Well done East Fremantle Council for reconsidering and changing your mind!

Roel Loopers

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MISSCHIEF WINS FOGARTY LITERARY AWARD

Posted in BOOKS, city of fremantle, publishing, reading, Uncategorized, writing by freoview on May 22, 2019

 

The inaugural Fogerty Literary Award for authors between 18-35 years of age was awarded on Wednesday evening to Rebecca Higgie of Como for her manuscript The History of Misschief.

Higgie’s novel came out on top of the 64 manuscripts entered. She received a $ 20,000 cash prize and a publishing contract with Fremantle Press.

Roel Loopers

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FOGARTY LITERARY AWARD SHORTLIST

Posted in BOOKS, city of fremantle, publishing, reading, Uncategorized, writing by freoview on May 14, 2019

 

The inaugural Fogarty Literary Award for authors between 18-35 years of age is on and three books have been shortlisted, with the winner to be announced next Wednesday.

The three outstanding books and authors are:

Where the line breaks by Michael Burrows

The history of mischief by Rebecca Higgie

The last bookstore by Emma Young

The award winner will receive a $ 20,000 cash prize plus a publishing contract with Fremantle Press. Good luck!

 

Roel Loopers

HAPPY BIRDSDAY PAPER BIRD!

Posted in BOOKS, children, city of fremantle, reading, retail, Uncategorized by freoview on February 8, 2019

 

Happy Birdsday

 

Happy Birthday to the delightful PAPER BIRD Children’s Books &Arts!

It is the third birthday of the Fremantle Henry Street book shop, so if you have not discovered it yet, make sure to visit it soon.

Roel Loopers

 

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FOGARTY LITERARY AWARD FOR YOUNG WRITERS

Posted in BOOKS, city of fremantle, publishing, reading, Uncategorized, writing by freoview on December 5, 2018

 

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This important message for young creative writers from FREMANTLE PRESS:

We are very pleased to announce that The Fogarty Foundation will partner with Fremantle Press to provide a significant new award for young writers. The Fogarty Literary Award will be a biennial prize awarded to an unpublished manuscript by a Western Australian author aged between 18 and 35 for a work of fiction, narrative non-fiction or young adult fiction.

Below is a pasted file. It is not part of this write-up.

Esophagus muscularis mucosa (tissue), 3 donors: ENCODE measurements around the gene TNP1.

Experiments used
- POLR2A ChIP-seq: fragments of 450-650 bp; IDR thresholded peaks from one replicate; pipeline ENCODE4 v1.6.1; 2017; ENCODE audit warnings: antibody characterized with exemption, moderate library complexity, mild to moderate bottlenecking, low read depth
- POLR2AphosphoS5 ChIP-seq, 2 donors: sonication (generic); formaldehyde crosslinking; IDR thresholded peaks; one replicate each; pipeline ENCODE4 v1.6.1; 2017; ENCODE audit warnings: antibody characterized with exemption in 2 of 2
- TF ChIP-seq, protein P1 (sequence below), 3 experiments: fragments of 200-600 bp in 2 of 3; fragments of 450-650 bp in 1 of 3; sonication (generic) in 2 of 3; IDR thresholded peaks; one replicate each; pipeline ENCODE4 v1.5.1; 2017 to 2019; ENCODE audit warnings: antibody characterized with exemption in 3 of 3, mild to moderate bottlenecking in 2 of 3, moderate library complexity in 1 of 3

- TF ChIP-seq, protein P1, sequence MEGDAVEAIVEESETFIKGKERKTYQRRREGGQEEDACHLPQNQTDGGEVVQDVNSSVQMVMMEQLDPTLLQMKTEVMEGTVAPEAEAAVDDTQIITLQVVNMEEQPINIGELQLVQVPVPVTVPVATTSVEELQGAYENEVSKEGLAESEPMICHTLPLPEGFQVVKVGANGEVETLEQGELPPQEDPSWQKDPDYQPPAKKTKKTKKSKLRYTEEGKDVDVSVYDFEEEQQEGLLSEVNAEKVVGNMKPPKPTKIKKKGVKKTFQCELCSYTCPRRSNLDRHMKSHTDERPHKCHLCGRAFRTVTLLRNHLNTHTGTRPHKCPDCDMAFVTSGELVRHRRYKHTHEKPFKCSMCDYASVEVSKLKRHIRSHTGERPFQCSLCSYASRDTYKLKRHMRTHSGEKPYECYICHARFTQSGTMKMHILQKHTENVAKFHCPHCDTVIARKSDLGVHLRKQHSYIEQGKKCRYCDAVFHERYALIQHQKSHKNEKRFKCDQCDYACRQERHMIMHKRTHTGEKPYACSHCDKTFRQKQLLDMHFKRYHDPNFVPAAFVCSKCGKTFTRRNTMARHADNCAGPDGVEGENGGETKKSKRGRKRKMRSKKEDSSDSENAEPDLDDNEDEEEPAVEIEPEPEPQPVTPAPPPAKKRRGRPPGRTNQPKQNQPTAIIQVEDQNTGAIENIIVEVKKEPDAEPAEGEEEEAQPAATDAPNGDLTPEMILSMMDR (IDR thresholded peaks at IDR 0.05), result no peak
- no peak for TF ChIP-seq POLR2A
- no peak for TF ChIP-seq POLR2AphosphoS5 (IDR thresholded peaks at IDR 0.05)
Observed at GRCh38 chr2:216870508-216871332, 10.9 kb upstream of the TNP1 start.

The winner receives a cash prize of $20,000 and a publishing contract with Fremantle Press

Roel Loopers

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EAST FREMANTLE COUNCIL MORALLY ILLITERATE

 

Fremantle Councillors last night expressed their dismay about neighbours East Fremantle pulling out of the library services and stopping their $ 200,000 a year contribution to the Fremantle Library at the end of this financial year.

Councillor Andrew Sullivan, who sits on the joint Library Committee, said the members were gobsmacked when it was announced by the Town of East Fremantle, and when the two East Fremantle members of the committee simply no longer turned up to debate it.

“We were hoping East Fremantle Council would recognise it is morally wrong and change their mind”

Sullivan said it was not relevant how many East Fremantle people used Fremantle, Melville or Cockburn libraries. “In Fremantle we just celebrate that people are using the library and are not counting the numbers of which councils they come from” Sullivan said. “I won’t be as polite to them next time I see East Fremantle Councillors”

Councillors Doug Thompson and Bryn Jones pointed out that the Town of East Fremantle is one of the wealthiest councils in the metropolitan area and would be the only one that would not financially contribute to library services.

Councillor Rachel Pemberton said that after the last failed council amalgamation attempts she believed councils would work closer together, but instead the divide is getting wider. “No one from East Fremantle turned up at the last three Library Committees!”

The CEO confirmed that even if they stopped paying their contribution East Fremantle still could send two representatives to the Library Committee who would be allowed to vote. It would take Fremantle Council to change the local law to change that officially.

Mayor Brad Pettitt said he had the impression that the East Fremantle Mayor wanted to bring the issue back to his Council and reconsider their position.

Roel Loopers

 

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EAST FREMANTLE BURNS LIBRARY BRIDGE WITH FREMANTLE

Posted in BOOKS, city of fremantle, east fremantle, history, local government, reading, Uncategorized by freoview on November 28, 2018

 

The Town of East Fremantle will no longer contribute to the City of Fremantle library services after the end of this financial year 2018/19. It has also reduced the Town’s contribution this year by $ 50,000 to $ 150,000.

East Fremantle Council decided in May this year that there was no longer benefit for them to continue with the arrangement as allegedly more East Fremantle residents use the Melville library than the Fremantle one.

The contribution by East Fremantle presents just over 10 per cent of the City of Fremantle’s library budget so it will have an impact on the library services.

The cancelation of the arrangement, which was introduced in 1995 between East Fremantle, Fremantle, and the Library Board of WA, will also have an impact on the delivery of local history services, with the City of Fremantle considering to introduce a fee for service proposal.

Roel Loopers